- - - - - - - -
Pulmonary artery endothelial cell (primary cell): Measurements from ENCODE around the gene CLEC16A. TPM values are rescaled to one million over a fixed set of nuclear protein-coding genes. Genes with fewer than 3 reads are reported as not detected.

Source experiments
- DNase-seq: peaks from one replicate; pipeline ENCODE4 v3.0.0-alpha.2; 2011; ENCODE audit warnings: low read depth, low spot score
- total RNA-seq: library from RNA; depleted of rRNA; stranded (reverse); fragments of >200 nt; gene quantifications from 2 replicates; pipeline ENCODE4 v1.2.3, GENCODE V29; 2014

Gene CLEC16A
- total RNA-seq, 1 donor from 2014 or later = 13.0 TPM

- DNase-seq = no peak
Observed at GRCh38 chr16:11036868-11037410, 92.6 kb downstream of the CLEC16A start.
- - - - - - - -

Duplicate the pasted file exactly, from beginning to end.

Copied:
Pulmonary artery endothelial cell (primary cell): Measurements from ENCODE around the gene CLEC16A. TPM values are rescaled to one million over a fixed set of nuclear protein-coding genes. Genes with fewer than 3 reads are reported as not detected.

Source experiments
- DNase-seq: peaks from one replicate; pipeline ENCODE4 v3.0.0-alpha.2; 2011; ENCODE audit warnings: low read depth, low spot score
- total RNA-seq: library from RNA; depleted of rRNA; stranded (reverse); fragments of >200 nt; gene quantifications from 2 replicates; pipeline ENCODE4 v1.2.3, GENCODE V29; 2014

Gene CLEC16A
- total RNA-seq, 1 donor from 2014 or later = 13.0 TPM

- DNase-seq = no peak
Observed at GRCh38 chr16:11036868-11037410, 92.6 kb downstream of the CLEC16A start.